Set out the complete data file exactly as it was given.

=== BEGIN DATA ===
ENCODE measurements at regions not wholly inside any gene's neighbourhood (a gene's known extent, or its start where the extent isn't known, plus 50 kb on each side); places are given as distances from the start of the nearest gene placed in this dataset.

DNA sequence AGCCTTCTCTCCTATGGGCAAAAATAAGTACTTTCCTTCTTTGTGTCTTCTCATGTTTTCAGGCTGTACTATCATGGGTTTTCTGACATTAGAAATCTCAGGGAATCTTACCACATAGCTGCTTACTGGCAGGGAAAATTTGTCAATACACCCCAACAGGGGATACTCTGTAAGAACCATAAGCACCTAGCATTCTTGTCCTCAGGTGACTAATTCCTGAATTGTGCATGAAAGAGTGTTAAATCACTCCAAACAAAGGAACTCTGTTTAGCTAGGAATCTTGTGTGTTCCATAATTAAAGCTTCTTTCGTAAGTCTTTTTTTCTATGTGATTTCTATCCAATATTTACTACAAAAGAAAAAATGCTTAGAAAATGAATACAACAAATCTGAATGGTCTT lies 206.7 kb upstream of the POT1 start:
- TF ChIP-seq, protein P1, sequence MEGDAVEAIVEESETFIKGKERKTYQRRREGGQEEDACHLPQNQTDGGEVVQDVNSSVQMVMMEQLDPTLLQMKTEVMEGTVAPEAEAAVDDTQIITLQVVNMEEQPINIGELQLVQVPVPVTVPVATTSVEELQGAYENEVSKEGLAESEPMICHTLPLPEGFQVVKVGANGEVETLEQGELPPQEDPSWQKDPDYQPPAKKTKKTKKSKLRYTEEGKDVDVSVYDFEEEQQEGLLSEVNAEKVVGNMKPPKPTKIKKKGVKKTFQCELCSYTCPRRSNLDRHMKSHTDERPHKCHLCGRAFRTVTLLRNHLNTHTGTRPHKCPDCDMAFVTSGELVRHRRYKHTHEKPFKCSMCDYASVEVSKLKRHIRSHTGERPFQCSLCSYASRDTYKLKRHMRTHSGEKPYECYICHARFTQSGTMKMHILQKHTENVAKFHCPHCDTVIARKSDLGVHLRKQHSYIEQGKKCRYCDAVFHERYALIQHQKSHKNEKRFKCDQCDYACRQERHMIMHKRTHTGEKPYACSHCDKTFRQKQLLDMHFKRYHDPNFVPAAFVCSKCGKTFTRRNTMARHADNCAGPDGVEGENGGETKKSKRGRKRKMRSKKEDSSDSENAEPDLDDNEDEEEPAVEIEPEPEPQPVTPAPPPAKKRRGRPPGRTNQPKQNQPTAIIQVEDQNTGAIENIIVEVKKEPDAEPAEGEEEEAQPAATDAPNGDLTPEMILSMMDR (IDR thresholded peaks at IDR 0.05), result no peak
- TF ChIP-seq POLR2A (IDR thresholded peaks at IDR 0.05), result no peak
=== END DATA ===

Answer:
ENCODE measurements at regions not wholly inside any gene's neighbourhood (a gene's known extent, or its start where the extent isn't known, plus 50 kb on each side); places are given as distances from the start of the nearest gene placed in this dataset.

DNA sequence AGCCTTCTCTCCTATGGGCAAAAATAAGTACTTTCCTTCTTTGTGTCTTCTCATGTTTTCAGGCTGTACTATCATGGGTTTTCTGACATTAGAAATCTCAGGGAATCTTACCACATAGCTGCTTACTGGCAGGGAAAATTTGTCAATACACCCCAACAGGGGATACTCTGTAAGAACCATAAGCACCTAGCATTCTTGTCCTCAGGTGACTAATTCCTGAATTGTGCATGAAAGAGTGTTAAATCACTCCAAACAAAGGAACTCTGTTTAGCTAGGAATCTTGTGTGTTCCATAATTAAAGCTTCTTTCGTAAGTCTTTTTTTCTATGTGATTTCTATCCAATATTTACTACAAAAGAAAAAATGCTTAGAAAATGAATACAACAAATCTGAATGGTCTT lies 206.7 kb upstream of the POT1 start:
- TF ChIP-seq, protein P1, sequence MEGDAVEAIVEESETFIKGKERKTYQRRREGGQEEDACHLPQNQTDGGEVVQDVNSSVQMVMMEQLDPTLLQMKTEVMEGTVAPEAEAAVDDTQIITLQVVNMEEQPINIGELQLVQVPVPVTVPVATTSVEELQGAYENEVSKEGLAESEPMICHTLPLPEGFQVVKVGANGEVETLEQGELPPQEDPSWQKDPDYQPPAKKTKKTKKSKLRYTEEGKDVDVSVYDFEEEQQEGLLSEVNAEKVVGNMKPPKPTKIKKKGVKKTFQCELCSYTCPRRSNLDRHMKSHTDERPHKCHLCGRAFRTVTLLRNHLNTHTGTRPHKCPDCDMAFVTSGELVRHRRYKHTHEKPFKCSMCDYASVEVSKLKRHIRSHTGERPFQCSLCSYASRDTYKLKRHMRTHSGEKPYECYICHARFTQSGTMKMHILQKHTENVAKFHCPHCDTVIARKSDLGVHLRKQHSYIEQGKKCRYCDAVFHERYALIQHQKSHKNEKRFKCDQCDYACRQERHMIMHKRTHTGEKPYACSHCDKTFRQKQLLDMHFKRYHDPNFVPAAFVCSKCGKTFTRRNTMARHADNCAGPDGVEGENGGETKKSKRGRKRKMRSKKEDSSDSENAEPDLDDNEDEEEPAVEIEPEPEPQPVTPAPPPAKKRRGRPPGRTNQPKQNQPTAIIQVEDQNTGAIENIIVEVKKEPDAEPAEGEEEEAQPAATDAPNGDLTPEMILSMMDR (IDR thresholded peaks at IDR 0.05), result no peak
- TF ChIP-seq POLR2A (IDR thresholded peaks at IDR 0.05), result no peak